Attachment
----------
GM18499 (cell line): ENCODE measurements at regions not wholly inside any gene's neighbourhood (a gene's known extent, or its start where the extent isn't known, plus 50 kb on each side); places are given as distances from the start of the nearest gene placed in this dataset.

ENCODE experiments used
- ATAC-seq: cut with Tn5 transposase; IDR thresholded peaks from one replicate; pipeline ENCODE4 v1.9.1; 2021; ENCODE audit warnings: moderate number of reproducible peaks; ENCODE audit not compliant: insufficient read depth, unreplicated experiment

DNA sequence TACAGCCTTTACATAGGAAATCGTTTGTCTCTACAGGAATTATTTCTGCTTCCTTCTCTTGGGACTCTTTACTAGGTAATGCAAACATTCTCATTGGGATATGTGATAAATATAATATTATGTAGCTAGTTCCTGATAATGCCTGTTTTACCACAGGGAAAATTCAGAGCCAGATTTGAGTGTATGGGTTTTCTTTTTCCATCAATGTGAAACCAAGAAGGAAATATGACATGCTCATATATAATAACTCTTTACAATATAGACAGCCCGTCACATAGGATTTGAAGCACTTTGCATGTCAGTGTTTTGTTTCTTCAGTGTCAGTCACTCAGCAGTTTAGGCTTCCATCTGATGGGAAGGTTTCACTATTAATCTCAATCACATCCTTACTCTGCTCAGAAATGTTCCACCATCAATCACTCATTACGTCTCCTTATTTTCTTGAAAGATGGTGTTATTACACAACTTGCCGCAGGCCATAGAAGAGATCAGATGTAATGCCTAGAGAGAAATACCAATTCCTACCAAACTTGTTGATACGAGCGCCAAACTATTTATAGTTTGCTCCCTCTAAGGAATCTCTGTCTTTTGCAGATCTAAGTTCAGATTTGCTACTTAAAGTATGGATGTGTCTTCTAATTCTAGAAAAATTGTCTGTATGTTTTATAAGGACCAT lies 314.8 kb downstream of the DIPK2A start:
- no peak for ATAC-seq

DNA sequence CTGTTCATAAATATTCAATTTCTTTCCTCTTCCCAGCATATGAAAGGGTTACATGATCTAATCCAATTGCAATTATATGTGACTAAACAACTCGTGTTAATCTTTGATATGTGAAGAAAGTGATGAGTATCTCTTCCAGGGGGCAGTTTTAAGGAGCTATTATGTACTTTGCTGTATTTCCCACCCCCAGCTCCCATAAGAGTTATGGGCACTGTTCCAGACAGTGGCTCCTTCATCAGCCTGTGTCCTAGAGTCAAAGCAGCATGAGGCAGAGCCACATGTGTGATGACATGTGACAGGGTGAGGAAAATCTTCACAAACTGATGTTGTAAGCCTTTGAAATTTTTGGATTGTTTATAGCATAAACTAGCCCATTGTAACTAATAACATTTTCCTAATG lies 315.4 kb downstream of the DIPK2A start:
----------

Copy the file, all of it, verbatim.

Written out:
GM18499 (cell line): ENCODE measurements at regions not wholly inside any gene's neighbourhood (a gene's known extent, or its start where the extent isn't known, plus 50 kb on each side); places are given as distances from the start of the nearest gene placed in this dataset.

ENCODE experiments used
- ATAC-seq: cut with Tn5 transposase; IDR thresholded peaks from one replicate; pipeline ENCODE4 v1.9.1; 2021; ENCODE audit warnings: moderate number of reproducible peaks; ENCODE audit not compliant: insufficient read depth, unreplicated experiment

DNA sequence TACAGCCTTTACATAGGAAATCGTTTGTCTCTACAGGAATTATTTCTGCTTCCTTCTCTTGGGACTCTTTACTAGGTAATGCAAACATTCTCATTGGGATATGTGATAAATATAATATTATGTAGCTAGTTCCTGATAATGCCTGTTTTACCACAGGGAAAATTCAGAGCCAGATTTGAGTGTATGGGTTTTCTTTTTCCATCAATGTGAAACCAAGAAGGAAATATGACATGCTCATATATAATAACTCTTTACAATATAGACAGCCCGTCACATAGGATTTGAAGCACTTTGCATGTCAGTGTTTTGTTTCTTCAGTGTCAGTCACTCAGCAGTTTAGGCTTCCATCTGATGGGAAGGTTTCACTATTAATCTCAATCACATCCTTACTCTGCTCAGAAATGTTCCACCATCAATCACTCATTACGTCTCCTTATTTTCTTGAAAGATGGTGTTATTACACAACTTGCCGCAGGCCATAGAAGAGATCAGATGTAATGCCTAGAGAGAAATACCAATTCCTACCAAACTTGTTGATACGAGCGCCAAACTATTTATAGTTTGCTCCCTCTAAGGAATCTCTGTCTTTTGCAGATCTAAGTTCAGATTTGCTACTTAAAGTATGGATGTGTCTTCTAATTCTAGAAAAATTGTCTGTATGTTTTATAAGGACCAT lies 314.8 kb downstream of the DIPK2A start:
- no peak for ATAC-seq

DNA sequence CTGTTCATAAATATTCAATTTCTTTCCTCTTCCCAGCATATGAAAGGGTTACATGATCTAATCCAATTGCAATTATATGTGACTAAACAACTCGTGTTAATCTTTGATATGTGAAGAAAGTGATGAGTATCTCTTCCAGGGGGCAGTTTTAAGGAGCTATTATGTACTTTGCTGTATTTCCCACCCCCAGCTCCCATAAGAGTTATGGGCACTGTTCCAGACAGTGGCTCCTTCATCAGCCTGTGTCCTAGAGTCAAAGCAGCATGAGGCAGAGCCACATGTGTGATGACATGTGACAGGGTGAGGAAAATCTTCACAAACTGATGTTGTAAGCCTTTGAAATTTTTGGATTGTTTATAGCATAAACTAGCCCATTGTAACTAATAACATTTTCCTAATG lies 315.4 kb downstream of the DIPK2A start: